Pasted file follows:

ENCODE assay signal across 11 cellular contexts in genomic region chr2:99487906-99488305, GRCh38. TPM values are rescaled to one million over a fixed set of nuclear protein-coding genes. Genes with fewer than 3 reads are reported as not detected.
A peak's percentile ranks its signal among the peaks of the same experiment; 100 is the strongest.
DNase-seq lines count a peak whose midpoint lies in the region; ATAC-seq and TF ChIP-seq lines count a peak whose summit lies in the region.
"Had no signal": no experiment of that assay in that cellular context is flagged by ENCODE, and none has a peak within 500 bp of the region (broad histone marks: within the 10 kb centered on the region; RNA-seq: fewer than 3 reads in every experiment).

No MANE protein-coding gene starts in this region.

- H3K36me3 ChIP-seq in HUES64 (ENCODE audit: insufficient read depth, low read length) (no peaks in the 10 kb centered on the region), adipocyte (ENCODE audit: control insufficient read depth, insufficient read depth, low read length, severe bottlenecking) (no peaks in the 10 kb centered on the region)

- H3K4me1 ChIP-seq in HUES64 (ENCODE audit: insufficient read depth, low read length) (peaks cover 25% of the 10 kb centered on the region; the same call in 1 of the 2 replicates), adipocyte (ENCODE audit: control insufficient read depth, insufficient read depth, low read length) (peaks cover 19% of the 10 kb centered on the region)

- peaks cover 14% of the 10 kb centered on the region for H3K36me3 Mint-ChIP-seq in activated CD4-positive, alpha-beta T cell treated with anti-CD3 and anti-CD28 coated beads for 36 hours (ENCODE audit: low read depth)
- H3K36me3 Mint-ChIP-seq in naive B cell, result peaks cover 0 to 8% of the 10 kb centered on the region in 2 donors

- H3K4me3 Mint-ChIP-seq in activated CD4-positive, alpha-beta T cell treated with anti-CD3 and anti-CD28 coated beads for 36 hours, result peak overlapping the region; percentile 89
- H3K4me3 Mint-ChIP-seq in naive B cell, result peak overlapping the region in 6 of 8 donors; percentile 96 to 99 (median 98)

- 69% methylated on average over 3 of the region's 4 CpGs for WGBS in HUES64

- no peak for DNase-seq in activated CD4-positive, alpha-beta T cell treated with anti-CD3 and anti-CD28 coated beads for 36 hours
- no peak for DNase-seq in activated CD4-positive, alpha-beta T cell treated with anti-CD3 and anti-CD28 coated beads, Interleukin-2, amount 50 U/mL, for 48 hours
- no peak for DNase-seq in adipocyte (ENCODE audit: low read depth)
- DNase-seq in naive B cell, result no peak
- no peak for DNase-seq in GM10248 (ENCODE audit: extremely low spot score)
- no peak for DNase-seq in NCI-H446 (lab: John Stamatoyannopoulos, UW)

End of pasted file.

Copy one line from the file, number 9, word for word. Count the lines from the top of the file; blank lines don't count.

- H3K36me3 Mint-ChIP-seq in naive B cell, result peaks cover 0 to 8% of the 10 kb centered on the region in 2 donors